• Often they are used in situations where the designer wants to constrain values to some enumerated list (e.g. camera f-stops: 2.8, 3.5, 4, 5.6, etc). In this case, the user still has to click too many times to get to the right value...it's easier just to provide one-click dropdown so the user can easily see the choices and select the right now.

I could go on, but I think the point is made. There are a few instances where I think they might be appropriate. One is "fine-tuning" behavior where the range of likely inputs is clustered narrowly around some median. For example, fine-tuning focus for a microsocope, where zero is the autofocus and you may want to adjust one or two steps out. Here, the feedback of the "one click" adjustment is helpful in terms of deliberately constraining and pacing user behavior in a positive way.

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  • Forget entering something easy like "42". Try using a spinner to enter last year's before-tax income into an accounting program to see why you want free input of numbers.
    – Mark
    Feb 22 '15 at 6:40
  • And a followup to my comment: I just encountered someone who thought using a spinner to enter a credit-card number was a good idea. My mind has been boggled.
    – Mark
    Jul 26 '16 at 6:52
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A good reason for using a QSpinBox is to make it obvious what input is expected. If you just put a QLineEdit there with an QIntValidator installed on it, it will look like you can enter anything there, but in practice you won't be able to. That may be confusing for people. Conversely, it will be harder for users to make a slight change to a value than it would be if you were using a QSpinBox instead. That widget communicates that it takes numbers, but also allows direct entry and copy/paste like a QLineEdit does.

Note that in general, I don't like the design of spin boxes. Their up/down buttons usually are way too small targets.

However, note that validators can be used for other purposes as well.

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  • Well yeah, but that doesn't answer my question which is: why would people use a QLineEdit and a QIntValidator (or equivalents) when they could usea QSpinBox? I am also aware that other validators for other purposes make sense, but why would people use an integer validator when they can have spinboxes?
    – Morwenn
    Feb 20 '15 at 12:31
  • André. I would think that people use it for consistancy. If you only have textboxes in your design introducing a new element can be confusing for users. Also using a spinner would restrict you to using into values only. Feb 20 '15 at 12:47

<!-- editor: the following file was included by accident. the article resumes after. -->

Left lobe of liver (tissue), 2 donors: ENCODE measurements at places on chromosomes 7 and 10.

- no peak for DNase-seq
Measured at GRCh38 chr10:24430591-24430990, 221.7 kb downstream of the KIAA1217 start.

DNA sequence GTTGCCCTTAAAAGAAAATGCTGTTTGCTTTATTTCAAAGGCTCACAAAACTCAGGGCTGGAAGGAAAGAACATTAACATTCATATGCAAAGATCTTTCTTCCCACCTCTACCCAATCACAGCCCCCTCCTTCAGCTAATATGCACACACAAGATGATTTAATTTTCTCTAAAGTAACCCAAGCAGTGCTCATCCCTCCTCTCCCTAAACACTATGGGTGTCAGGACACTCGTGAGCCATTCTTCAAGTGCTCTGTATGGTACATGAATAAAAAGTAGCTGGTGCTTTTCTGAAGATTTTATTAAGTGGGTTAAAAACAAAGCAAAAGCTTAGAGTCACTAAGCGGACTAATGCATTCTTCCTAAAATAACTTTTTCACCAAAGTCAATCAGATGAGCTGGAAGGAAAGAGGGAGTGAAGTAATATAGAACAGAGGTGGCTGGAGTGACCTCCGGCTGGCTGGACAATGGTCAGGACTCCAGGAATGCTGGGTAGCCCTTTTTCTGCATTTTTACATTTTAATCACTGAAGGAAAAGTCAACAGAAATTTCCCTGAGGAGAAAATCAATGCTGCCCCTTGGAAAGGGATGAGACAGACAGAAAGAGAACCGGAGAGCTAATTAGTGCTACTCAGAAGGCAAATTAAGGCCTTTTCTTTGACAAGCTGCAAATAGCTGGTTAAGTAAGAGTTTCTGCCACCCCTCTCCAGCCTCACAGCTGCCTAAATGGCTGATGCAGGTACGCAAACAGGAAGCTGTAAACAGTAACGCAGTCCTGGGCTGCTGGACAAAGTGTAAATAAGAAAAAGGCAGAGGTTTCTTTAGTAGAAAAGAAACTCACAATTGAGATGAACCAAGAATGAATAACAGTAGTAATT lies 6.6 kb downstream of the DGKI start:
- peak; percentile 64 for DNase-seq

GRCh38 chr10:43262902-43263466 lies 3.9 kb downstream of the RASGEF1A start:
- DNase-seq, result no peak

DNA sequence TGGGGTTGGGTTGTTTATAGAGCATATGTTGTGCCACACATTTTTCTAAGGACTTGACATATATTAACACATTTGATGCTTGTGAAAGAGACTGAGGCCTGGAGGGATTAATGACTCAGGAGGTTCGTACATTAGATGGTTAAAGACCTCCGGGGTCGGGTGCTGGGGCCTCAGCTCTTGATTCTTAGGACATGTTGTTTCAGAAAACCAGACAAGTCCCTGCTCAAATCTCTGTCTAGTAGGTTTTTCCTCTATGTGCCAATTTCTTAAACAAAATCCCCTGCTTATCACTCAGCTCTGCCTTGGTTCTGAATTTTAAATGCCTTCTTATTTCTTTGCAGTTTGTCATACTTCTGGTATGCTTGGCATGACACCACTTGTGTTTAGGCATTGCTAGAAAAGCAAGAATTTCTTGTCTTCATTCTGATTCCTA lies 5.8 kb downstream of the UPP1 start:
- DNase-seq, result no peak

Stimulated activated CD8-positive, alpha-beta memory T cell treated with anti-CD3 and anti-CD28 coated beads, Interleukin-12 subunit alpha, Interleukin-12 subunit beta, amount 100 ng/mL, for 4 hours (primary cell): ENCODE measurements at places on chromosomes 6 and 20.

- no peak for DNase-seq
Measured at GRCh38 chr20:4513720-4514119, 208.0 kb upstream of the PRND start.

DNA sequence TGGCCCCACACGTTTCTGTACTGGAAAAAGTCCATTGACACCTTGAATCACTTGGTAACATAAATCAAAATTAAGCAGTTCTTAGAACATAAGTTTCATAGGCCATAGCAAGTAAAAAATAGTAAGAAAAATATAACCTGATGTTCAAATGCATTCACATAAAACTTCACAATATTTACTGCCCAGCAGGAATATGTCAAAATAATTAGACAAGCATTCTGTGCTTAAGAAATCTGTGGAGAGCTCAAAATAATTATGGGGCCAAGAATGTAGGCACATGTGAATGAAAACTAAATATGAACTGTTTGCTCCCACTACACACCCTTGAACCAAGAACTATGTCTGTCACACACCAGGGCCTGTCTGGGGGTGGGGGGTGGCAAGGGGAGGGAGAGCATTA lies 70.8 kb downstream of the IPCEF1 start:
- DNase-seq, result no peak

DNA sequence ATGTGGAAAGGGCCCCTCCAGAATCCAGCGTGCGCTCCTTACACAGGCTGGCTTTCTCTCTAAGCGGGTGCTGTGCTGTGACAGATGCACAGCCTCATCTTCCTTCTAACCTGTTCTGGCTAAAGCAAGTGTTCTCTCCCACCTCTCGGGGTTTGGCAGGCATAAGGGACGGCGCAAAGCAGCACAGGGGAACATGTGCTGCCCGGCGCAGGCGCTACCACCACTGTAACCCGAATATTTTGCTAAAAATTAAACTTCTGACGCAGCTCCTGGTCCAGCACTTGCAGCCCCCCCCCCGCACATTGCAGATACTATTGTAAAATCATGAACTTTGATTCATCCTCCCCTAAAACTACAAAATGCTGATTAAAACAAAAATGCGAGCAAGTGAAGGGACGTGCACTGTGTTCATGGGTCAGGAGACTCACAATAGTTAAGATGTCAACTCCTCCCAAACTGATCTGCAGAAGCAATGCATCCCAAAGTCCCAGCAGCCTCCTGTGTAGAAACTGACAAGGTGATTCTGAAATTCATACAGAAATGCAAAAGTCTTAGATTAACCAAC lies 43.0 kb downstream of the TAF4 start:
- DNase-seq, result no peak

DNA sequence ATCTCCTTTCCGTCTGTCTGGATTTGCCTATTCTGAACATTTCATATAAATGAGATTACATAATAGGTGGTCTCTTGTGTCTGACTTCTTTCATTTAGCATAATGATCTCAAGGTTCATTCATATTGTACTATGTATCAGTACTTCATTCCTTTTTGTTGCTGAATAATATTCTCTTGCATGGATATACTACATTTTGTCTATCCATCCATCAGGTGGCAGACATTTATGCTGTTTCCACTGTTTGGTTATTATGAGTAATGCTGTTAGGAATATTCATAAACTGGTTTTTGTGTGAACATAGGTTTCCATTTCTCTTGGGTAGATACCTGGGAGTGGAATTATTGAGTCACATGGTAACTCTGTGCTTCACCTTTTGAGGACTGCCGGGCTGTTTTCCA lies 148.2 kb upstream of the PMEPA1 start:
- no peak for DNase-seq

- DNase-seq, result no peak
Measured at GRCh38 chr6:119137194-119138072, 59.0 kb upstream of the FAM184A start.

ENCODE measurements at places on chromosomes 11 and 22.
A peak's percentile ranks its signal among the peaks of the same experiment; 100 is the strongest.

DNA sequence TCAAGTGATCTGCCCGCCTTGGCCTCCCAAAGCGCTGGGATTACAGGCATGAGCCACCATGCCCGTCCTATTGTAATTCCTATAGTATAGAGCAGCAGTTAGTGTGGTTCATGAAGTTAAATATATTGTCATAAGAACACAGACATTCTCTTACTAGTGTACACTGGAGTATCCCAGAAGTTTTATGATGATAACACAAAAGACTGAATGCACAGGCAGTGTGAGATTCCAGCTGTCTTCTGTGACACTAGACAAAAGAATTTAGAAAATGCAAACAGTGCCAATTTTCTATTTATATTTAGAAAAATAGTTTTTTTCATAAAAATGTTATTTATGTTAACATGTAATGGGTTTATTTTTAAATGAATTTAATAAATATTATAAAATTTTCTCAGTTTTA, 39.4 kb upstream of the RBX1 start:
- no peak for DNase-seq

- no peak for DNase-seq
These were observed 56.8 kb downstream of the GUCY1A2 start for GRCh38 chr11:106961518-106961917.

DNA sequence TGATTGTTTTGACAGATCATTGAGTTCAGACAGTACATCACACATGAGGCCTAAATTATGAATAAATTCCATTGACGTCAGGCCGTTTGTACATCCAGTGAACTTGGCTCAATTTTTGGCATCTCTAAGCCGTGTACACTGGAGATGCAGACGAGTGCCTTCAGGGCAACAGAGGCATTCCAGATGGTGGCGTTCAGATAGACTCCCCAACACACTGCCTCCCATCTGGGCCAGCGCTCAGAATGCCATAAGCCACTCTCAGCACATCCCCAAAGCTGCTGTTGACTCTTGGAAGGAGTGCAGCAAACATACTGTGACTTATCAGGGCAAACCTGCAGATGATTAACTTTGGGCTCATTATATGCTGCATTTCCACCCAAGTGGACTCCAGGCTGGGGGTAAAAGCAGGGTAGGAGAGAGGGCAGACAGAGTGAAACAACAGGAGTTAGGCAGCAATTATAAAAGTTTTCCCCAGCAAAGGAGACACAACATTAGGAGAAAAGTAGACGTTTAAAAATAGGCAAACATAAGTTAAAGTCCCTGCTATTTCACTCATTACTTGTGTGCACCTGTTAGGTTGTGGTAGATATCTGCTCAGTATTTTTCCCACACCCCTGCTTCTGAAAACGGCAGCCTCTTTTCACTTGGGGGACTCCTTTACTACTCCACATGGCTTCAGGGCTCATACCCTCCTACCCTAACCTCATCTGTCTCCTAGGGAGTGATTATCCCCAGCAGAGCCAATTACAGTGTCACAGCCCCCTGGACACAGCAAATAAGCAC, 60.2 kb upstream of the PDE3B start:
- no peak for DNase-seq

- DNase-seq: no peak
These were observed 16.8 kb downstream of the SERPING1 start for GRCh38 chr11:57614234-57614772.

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It occured to me today that one-line text editors are sometimes embedded into other widgets such as combo boxes where an IntValidator totally makes sense: there is no widget I know of that has both the properties of a combo box and of a spin box. However, a combo box may have a text field built on the top of a one-line text editor. Therefore, if one wants to choose an integer in a list (a list of ids for example) or to enter a new one that does not exist in the list, using a combo box with an integer validator would probably be the optimal solution.

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If you're entering a potentially large numbers, an input with a number pad would be far more efficient than a spinbox.

Suppose you need to enter a 5-6 digit ID number. (e.g. driver's license, social insurance number, zip code etc). Would you want to use a spinbox for that?

I suppose you can break it down to 1 spinner per digit, but a number pad on a device would be far easier to deal with. One tap per number as oppose to manipulating the spinner to get to the number you need.

enter image description here

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  • I think you're right, but your answer doesn't really say why a text input with a number pad would be easier. Feb 24 '15 at 9:28
  • @vincebowdren I thought it was clear that single tap to select will always be faster mechanically than rotating a spinner to arrive at the number you need. But I've modified the answer to clarify.
    – nightning
    Feb 24 '15 at 17:14